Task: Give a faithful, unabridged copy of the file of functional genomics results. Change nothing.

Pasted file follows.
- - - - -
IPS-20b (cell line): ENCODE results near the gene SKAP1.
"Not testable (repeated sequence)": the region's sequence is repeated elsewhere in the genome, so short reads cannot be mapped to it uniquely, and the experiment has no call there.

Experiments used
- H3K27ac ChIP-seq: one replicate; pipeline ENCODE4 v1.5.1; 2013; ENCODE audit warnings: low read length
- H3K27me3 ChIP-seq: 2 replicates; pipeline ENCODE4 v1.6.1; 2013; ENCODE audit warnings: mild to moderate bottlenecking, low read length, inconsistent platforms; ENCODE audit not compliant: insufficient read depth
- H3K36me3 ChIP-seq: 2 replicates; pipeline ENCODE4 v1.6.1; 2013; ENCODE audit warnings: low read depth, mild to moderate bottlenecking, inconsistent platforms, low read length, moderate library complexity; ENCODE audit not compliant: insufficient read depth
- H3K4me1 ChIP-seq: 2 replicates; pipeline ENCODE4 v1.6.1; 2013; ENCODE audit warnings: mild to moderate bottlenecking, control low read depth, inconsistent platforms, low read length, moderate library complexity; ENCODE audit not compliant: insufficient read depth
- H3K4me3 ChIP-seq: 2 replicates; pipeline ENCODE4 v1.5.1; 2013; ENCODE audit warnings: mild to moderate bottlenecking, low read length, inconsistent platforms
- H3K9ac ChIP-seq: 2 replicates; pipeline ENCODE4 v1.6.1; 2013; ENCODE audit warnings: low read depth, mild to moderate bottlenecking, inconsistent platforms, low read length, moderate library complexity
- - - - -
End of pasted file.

IPS-20b (cell line): ENCODE results near the gene SKAP1.
"Not testable (repeated sequence)": the region's sequence is repeated elsewhere in the genome, so short reads cannot be mapped to it uniquely, and the experiment has no call there.

Experiments used
- H3K27ac ChIP-seq: one replicate; pipeline ENCODE4 v1.5.1; 2013; ENCODE audit warnings: low read length
- H3K27me3 ChIP-seq: 2 replicates; pipeline ENCODE4 v1.6.1; 2013; ENCODE audit warnings: mild to moderate bottlenecking, low read length, inconsistent platforms; ENCODE audit not compliant: insufficient read depth
- H3K36me3 ChIP-seq: 2 replicates; pipeline ENCODE4 v1.6.1; 2013; ENCODE audit warnings: low read depth, mild to moderate bottlenecking, inconsistent platforms, low read length, moderate library complexity; ENCODE audit not compliant: insufficient read depth
- H3K4me1 ChIP-seq: 2 replicates; pipeline ENCODE4 v1.6.1; 2013; ENCODE audit warnings: mild to moderate bottlenecking, control low read depth, inconsistent platforms, low read length, moderate library complexity; ENCODE audit not compliant: insufficient read depth
- H3K4me3 ChIP-seq: 2 replicates; pipeline ENCODE4 v1.5.1; 2013; ENCODE audit warnings: mild to moderate bottlenecking, low read length, inconsistent platforms
- H3K9ac ChIP-seq: 2 replicates; pipeline ENCODE4 v1.6.1; 2013; ENCODE audit warnings: low read depth, mild to moderate bottlenecking, inconsistent platforms, low read length, moderate library complexity